When you think of a place that you enjoy, how many different types of engagement make that place valuable? Consider a park. You have the swing sets, the children’s area, a pool, perhaps a gazebo or small shell, the trees/environment. Is that enough for a quality space? Would those factors be enough to not only bring you to a place, but also make you want to stay there and spend time in the space?
These are the types of questions that drive The Power of 10, a community engagement tool developed by Project for Public Spaces to “help communities assess their blocks, streets, neighborhoods, main streets, towns, and cities” (Livability Solutions, 2019). The basic concept works with the number ten to identify the attractive assets that comprise a vibrant, interesting place that makes people not only visit, but stay and spend time. A great place, they say, needs “10 things to do or 10 reasons to stick around.”
Some examples they give are:
- Play a game.
- Talk to a friend.
- Purchase and eat food.
- Lay out in the sunshine.
- Sit in the shade.
- Enjoy drinking water.
- Go ice skating/sledding.
- Look at art.
- Walk your dog.
- Take your kids to the playground.
The concept revolves around the number 10, but the number is arbitrary. It could be 12 assets, 8 assets; the point is to illustrate an achievable conflux of activity. Of course, there is a “beauty is in the eye of the beholder” element to consider as well; different people find different things appealing. That said, the simple concept remains – concentrating interesting things within a place and time frame makes the place more interesting. They translate that same concept from a place, to an area or community. Through this lens, they challenge communities to come up with 10 reasons to visit their community.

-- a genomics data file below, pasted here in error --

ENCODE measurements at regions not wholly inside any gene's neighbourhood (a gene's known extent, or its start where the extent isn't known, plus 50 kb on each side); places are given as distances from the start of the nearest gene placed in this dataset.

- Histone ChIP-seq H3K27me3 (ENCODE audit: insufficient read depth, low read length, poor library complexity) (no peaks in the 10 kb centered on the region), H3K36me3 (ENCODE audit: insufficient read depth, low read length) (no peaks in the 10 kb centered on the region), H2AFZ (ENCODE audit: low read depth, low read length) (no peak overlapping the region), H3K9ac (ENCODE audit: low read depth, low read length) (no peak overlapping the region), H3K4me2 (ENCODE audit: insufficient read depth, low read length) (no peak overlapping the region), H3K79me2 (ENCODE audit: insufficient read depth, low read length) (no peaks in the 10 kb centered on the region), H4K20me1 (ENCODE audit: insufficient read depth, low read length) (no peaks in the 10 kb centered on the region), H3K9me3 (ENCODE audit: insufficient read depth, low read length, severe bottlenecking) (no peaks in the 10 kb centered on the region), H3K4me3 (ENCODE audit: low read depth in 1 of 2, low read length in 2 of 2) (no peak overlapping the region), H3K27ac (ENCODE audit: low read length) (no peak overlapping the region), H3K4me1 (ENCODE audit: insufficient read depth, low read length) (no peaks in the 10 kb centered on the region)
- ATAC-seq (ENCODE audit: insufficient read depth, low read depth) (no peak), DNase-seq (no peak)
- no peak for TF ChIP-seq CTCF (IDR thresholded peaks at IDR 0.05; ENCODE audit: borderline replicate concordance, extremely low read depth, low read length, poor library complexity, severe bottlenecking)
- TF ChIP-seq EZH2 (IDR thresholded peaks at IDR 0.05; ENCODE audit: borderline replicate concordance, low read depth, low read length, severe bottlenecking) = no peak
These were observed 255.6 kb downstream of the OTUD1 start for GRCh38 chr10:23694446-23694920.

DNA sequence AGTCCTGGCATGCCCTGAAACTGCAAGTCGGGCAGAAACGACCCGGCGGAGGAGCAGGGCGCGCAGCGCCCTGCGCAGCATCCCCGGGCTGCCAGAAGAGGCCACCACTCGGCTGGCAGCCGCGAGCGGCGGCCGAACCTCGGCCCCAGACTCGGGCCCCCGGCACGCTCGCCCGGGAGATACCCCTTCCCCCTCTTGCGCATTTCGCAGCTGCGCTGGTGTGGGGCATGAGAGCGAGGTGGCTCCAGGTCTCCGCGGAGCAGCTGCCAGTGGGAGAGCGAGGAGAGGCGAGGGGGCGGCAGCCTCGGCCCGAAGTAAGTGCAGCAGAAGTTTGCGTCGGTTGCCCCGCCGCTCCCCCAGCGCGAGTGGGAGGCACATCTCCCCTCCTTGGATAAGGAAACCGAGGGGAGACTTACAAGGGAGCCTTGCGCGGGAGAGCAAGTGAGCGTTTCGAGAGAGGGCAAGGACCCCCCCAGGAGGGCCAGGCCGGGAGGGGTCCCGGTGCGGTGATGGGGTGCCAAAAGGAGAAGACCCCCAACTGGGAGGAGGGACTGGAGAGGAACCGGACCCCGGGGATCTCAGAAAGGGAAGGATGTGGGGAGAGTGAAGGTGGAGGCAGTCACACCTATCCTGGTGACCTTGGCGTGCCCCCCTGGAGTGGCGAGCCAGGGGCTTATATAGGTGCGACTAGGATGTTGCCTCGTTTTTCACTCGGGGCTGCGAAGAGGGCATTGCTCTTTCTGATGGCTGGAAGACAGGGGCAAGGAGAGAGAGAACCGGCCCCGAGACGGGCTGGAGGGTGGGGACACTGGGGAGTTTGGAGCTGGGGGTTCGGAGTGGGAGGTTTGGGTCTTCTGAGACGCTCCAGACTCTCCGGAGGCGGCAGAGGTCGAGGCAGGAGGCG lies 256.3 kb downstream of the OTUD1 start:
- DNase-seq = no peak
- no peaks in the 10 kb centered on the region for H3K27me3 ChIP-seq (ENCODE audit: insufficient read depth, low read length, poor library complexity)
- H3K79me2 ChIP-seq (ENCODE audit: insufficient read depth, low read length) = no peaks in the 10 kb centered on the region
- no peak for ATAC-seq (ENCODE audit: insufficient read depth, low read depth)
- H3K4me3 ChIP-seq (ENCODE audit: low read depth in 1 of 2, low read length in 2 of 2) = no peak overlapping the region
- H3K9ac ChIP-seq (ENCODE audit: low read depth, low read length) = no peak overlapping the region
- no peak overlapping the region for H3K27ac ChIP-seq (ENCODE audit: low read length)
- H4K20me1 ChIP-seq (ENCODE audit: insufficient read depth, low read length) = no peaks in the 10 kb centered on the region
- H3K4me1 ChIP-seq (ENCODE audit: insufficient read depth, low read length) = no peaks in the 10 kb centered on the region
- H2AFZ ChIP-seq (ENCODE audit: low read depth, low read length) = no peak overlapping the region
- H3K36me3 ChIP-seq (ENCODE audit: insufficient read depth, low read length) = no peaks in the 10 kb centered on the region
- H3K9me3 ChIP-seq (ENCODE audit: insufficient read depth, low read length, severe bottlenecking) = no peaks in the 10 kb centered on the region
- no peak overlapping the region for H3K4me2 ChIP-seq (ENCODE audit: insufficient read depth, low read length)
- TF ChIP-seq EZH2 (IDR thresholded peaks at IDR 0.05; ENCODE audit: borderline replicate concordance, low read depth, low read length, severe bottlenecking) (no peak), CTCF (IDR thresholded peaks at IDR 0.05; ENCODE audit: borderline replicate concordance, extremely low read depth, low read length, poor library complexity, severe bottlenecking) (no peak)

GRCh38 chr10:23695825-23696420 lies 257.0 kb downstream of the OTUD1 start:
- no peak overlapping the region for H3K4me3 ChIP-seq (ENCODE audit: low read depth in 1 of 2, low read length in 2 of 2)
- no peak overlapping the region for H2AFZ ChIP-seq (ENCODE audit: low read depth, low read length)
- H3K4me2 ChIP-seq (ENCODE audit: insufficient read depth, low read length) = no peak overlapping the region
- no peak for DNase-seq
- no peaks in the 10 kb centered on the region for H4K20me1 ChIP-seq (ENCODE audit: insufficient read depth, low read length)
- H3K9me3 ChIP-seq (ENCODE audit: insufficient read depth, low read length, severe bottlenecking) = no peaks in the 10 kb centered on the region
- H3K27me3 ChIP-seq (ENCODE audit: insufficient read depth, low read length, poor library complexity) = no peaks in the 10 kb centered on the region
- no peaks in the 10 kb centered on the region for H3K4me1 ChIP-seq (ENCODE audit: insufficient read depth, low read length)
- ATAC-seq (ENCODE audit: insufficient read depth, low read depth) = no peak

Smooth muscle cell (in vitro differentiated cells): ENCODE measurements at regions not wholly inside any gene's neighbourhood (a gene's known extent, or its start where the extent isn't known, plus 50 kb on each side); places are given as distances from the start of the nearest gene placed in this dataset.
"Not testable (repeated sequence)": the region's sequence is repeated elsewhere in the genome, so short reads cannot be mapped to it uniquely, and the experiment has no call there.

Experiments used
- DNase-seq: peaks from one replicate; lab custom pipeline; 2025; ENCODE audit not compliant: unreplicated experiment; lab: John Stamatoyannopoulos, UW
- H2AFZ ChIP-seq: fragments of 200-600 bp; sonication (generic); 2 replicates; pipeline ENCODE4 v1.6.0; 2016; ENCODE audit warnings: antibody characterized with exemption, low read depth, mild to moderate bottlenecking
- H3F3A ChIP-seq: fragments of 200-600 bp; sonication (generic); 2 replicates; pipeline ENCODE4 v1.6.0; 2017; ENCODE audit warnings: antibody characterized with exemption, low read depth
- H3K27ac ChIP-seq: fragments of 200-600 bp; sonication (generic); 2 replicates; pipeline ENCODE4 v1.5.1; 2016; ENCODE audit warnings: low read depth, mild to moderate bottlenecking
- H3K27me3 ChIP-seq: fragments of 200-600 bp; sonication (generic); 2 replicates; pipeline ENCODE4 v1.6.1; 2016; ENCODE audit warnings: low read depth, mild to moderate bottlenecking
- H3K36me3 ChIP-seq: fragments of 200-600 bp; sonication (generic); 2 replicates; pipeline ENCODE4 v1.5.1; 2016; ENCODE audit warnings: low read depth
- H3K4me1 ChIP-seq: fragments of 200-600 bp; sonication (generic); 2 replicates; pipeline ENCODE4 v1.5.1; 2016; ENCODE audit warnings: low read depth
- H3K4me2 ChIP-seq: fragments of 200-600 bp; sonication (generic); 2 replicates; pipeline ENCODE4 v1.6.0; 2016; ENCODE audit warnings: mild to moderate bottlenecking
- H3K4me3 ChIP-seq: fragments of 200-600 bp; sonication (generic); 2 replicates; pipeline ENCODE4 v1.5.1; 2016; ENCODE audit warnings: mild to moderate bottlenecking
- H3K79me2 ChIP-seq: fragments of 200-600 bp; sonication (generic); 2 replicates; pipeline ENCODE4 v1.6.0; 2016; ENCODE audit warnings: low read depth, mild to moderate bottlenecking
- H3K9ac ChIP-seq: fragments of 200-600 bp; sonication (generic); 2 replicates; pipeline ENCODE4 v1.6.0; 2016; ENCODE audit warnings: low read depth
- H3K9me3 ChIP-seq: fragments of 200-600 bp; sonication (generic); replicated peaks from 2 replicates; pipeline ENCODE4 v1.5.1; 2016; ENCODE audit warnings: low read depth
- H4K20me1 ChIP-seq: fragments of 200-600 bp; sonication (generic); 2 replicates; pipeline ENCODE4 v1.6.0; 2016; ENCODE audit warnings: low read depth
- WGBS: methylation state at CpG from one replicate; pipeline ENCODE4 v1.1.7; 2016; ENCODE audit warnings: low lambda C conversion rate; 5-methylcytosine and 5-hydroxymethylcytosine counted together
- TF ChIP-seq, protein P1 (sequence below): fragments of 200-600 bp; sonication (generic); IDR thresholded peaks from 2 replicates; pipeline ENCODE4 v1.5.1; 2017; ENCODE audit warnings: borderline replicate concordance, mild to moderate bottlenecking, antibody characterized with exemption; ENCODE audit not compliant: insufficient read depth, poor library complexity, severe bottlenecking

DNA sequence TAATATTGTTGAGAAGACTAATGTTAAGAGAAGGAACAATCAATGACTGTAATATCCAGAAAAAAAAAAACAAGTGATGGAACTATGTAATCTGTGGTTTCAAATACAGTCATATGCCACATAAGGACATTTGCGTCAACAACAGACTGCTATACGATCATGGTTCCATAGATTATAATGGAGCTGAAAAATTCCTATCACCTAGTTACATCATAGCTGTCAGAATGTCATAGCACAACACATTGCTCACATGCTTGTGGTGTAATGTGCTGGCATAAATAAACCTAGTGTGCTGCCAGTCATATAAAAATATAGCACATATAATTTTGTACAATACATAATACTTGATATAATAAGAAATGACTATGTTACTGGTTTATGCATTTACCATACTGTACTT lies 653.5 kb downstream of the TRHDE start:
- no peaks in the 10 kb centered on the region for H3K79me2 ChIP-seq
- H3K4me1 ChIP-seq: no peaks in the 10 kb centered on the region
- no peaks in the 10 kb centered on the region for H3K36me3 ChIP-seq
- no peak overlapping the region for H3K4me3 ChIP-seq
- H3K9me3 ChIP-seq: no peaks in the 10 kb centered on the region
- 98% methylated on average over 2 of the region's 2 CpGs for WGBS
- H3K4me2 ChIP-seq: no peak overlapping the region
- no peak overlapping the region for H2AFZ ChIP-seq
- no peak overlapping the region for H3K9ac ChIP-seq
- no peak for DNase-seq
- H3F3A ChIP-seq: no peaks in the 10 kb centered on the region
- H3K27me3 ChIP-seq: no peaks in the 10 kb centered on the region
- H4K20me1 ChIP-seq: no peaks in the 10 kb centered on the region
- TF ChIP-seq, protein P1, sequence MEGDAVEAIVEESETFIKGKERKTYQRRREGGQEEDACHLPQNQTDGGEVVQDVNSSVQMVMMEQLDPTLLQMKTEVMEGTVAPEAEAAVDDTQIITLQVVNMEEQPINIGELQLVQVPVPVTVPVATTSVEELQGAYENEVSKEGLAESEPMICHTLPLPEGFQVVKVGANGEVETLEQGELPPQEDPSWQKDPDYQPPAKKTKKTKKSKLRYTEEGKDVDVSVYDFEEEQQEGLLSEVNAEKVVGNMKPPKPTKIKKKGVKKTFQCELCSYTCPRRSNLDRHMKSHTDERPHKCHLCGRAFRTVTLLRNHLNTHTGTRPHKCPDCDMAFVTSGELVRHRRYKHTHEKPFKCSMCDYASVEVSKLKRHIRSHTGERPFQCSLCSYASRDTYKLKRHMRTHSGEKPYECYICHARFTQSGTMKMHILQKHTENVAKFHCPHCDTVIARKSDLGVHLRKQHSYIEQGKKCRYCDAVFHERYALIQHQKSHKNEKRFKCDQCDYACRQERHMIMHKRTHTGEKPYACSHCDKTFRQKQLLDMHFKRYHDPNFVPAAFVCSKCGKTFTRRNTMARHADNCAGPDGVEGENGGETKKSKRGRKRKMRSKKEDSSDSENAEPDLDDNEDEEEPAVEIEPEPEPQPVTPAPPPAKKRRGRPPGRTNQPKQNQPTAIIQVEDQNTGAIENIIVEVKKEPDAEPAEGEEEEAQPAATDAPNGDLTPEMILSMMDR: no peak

“So,” one might ask, “why can’t we make all our places interesting and livable?” “What prevents my community from having 10 interesting assets to visit?”
The simple reality is lack of resources, whether that be time, money, or people. In a modern capitalistic society, money, whether in the buying of resources or paying of people, is the versatile tool of choice. So, in more rural areas where it is not reasonably viable to keep that restaurant or amenity open seven days a week, what can we do?
This is where pop-up shops, mixed-use buildings, and other flexible assets must shine. When we unpack the “resources problem” we find that we have two separate problems to confront. First, that the business plans of desired activity must be appropriately scaled. Second, that assets for community attraction must be chronologically and geographically aligned.
One might ask, “Why can’t we make all our places interesting and livable? What prevents my community from having 10 interesting assets to visit?”
On the business side, consider; if a resource or asset is too resource-intensive to maintain 24 hours, 7 days-a-week, then what does a strategic, scaled beginning of that effort look like? If a gallery is unsustainable for a single artist, could the same space be utilized by several artisans on a “lease-by-foot” basis? Could a pop-up shop or food truck be attracted to a place for one night, as opposed to a restaurant with constant upkeep and infrastructure costs?
The second crucial part of the equation, and the role for community leaders, is to align the resources and assets available. If the local grocery holds a chicken special on Friday, there is a farmers market on Wednesday, and a vendor sells donuts on Monday at a different location, the community is going to struggle creating a conflux of attractive activity for visitors. The efforts do not create a density of activity that will attract outside visitors to not only visit but stay in an area.
Through the consideration of both appropriate scale and the logical alignment of assets, rural places can create vibrant, interesting places that attract visitors and patrons alike.
If you are interested in placemaking, design, and community vibrancy, contact SDSU Extension community vitality today for assistance!
Power of 10, Livability Solutions. (2019, May 28). Retrieved July 09, 2020.